<Project Sdk="Microsoft.NET.Sdk.Web">

    <PropertyGroup>
        <TargetFramework>netcoreapp3.1</TargetFramework>
    </PropertyGroup>

</Project>

In Rider (well, the 2020.1 EAP), we can use the child nodes of the project to navigate SDK references and so on. We can even open editor tabs with these files, showing us some internal workings of .NET Core.

Following the SDK reference, we can see that the Microsoft.NET.Sdk.Web SDK itself references four other SDKs:

  • Microsoft.NET.Sdk - General .NET Core things
  • Microsoft.NET.Sdk.Razor - Razor, which is always nice to have in a web project
  • Microsoft.NET.Sdk.Web.ProjectSystem - The project system that makes development with ASP.NET Core work properly
  • Microsoft.NET.Sdk.Publish - Publishing targets that MSBuild can use when publishing the web project

Exploring SDK references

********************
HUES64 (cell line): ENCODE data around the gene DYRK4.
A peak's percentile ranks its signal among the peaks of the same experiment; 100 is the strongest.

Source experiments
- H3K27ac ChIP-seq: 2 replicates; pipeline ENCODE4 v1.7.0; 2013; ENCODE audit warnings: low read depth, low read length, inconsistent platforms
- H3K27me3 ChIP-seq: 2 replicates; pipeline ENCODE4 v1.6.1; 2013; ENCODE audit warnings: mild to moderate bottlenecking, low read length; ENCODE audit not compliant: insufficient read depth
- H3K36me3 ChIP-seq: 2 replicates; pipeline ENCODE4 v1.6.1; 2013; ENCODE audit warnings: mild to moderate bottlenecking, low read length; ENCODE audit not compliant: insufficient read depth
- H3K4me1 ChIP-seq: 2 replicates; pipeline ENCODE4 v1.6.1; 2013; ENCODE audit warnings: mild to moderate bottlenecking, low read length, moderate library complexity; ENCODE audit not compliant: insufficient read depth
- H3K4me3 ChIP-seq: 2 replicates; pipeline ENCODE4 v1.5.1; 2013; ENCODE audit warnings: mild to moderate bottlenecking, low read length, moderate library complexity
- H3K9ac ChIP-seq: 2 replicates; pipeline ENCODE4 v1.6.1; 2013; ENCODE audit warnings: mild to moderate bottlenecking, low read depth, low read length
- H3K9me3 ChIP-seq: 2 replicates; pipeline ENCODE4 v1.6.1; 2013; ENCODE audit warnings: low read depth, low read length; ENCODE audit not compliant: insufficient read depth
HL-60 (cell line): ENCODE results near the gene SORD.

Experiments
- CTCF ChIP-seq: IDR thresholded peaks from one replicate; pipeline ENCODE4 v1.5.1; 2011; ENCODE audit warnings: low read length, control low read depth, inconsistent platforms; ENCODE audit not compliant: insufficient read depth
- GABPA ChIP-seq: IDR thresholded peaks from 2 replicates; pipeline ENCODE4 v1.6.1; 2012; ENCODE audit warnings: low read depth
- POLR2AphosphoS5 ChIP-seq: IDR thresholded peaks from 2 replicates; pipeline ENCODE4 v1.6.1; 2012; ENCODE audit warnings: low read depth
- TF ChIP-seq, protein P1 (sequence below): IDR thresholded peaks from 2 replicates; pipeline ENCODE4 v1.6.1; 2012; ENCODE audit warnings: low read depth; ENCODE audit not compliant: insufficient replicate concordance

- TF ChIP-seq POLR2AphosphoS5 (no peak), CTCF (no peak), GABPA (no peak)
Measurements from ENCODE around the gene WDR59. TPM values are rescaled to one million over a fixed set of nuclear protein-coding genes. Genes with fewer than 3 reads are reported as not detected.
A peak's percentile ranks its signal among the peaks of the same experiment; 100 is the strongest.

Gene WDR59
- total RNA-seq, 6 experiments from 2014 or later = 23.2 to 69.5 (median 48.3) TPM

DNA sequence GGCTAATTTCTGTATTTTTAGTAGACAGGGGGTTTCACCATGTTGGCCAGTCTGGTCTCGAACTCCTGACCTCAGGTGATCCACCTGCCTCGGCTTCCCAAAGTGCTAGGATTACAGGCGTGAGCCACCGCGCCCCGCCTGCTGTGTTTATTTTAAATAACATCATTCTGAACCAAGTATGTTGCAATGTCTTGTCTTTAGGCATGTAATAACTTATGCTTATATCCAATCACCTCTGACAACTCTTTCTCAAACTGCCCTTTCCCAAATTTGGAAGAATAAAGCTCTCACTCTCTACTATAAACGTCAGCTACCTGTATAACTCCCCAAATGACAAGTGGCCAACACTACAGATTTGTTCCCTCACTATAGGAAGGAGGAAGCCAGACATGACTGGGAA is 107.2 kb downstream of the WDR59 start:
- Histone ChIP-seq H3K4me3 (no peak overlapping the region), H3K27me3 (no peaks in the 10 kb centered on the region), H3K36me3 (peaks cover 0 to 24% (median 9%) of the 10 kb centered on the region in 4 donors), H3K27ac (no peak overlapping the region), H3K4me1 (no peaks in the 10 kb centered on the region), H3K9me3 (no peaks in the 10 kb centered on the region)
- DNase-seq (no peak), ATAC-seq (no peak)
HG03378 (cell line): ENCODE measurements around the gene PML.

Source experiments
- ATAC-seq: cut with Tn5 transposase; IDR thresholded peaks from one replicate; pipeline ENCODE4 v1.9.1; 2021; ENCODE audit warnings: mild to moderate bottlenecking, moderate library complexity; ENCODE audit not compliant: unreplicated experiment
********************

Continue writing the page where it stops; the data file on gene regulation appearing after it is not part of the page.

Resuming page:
We can also see frameworks that are referenced in our web project (Microsoft.AspNetCore.App and Microsoft.NETCore.App). Next to that, there is a node that lists implicit assembly references. These are all of the assemblies that are being referenced by the SDK (and their referenced SDK’s) we’re referencing in our project.

Implicit assembly references

Wait… assembly references?

When Project K ASP.NET Core just came about, the idea was be that a project could reference a tree of NuGet packages. Since then, the .NET folks have reworked this a bit and are now referencing assemblies instead when they are part of an SDK or Framework. These assemblies are part of the SDK you install to your machine anyway, so why not use them instead of downloading them? There are probably other advantages that sparked this rework, but let’s not get nerd sniped into figuring that out while in another nerd snipe. This is not the movie Inception!